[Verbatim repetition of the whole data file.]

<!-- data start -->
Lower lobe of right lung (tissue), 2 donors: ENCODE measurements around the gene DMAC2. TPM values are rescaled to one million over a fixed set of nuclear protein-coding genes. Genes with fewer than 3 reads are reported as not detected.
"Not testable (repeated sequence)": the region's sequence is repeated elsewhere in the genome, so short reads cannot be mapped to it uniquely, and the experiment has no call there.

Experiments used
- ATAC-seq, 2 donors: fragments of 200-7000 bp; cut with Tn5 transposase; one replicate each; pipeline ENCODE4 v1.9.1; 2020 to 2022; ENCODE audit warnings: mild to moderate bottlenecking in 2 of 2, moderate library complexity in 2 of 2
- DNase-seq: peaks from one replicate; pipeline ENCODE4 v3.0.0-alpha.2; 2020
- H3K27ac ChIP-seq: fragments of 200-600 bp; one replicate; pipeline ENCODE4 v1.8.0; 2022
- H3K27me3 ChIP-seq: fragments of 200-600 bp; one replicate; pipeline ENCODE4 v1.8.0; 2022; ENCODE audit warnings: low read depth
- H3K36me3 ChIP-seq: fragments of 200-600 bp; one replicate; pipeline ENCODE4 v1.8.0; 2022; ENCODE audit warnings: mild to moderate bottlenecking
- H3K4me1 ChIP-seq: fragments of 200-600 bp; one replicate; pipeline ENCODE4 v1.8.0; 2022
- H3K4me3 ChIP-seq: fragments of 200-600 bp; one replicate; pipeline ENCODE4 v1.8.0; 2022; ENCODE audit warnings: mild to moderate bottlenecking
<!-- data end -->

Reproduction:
Lower lobe of right lung (tissue), 2 donors: ENCODE measurements around the gene DMAC2. TPM values are rescaled to one million over a fixed set of nuclear protein-coding genes. Genes with fewer than 3 reads are reported as not detected.
"Not testable (repeated sequence)": the region's sequence is repeated elsewhere in the genome, so short reads cannot be mapped to it uniquely, and the experiment has no call there.

Experiments used
- ATAC-seq, 2 donors: fragments of 200-7000 bp; cut with Tn5 transposase; one replicate each; pipeline ENCODE4 v1.9.1; 2020 to 2022; ENCODE audit warnings: mild to moderate bottlenecking in 2 of 2, moderate library complexity in 2 of 2
- DNase-seq: peaks from one replicate; pipeline ENCODE4 v3.0.0-alpha.2; 2020
- H3K27ac ChIP-seq: fragments of 200-600 bp; one replicate; pipeline ENCODE4 v1.8.0; 2022
- H3K27me3 ChIP-seq: fragments of 200-600 bp; one replicate; pipeline ENCODE4 v1.8.0; 2022; ENCODE audit warnings: low read depth
- H3K36me3 ChIP-seq: fragments of 200-600 bp; one replicate; pipeline ENCODE4 v1.8.0; 2022; ENCODE audit warnings: mild to moderate bottlenecking
- H3K4me1 ChIP-seq: fragments of 200-600 bp; one replicate; pipeline ENCODE4 v1.8.0; 2022
- H3K4me3 ChIP-seq: fragments of 200-600 bp; one replicate; pipeline ENCODE4 v1.8.0; 2022; ENCODE audit warnings: mild to moderate bottlenecking